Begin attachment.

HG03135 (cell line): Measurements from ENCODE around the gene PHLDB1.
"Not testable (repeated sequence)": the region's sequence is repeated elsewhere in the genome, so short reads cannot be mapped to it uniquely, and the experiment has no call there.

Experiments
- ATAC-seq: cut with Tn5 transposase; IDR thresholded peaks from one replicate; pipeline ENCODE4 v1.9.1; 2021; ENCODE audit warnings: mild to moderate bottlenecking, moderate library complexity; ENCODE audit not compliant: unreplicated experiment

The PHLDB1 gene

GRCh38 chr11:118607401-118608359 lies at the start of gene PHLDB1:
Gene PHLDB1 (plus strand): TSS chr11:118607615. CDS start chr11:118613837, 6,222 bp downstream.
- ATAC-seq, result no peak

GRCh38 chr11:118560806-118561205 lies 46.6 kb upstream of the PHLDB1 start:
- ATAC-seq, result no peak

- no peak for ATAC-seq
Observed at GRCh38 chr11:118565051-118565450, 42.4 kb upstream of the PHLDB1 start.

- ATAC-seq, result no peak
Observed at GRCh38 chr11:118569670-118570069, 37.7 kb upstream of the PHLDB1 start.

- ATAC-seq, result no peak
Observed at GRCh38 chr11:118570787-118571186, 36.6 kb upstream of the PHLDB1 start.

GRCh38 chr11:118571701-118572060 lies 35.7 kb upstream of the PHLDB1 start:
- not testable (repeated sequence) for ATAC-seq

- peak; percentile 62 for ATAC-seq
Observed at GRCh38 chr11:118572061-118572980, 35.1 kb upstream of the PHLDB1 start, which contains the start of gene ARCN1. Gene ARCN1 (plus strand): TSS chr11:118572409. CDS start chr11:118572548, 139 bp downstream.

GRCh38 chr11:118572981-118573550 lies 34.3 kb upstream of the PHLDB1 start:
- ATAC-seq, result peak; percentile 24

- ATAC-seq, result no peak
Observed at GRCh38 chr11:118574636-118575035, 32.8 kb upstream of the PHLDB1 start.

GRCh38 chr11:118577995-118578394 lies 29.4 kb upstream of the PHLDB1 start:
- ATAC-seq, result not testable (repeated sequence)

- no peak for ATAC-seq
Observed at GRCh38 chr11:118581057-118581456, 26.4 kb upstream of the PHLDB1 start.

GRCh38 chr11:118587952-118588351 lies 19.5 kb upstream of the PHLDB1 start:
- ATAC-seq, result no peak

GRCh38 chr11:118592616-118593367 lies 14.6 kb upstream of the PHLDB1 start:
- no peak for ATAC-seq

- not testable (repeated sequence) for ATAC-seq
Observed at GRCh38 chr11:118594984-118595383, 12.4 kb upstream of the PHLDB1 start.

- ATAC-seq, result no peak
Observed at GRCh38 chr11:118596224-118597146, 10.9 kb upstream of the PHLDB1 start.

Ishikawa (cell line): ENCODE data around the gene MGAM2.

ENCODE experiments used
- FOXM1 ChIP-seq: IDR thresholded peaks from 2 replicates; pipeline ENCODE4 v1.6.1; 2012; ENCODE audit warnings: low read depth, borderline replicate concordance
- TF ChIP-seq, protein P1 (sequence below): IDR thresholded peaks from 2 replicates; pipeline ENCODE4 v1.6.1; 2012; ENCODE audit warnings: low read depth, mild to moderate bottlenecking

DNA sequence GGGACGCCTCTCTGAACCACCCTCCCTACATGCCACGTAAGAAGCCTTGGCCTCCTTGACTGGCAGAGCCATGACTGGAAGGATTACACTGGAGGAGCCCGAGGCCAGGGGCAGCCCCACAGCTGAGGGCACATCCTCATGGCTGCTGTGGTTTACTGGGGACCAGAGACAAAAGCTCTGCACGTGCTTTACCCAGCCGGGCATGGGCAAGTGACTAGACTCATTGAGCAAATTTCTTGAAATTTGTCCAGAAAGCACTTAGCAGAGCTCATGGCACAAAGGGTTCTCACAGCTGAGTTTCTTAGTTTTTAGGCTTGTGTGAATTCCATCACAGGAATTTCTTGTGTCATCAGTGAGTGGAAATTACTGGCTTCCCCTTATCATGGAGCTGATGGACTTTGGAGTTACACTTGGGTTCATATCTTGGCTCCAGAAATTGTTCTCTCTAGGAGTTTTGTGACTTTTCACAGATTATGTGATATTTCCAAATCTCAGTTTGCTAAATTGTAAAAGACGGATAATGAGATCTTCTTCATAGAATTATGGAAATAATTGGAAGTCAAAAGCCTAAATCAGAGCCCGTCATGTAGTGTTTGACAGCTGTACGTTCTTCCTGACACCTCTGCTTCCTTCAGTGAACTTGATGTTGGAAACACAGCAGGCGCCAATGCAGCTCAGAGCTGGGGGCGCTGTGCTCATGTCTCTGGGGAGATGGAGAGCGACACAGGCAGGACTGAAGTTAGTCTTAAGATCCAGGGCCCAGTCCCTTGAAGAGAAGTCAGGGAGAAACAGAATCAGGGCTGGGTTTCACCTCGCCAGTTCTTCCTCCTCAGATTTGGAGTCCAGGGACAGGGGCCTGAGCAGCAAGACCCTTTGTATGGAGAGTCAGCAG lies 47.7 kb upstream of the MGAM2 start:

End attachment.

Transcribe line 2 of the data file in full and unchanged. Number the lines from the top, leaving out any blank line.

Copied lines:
"Not testable (repeated sequence)": the region's sequence is repeated elsewhere in the genome, so short reads cannot be mapped to it uniquely, and the experiment has no call there.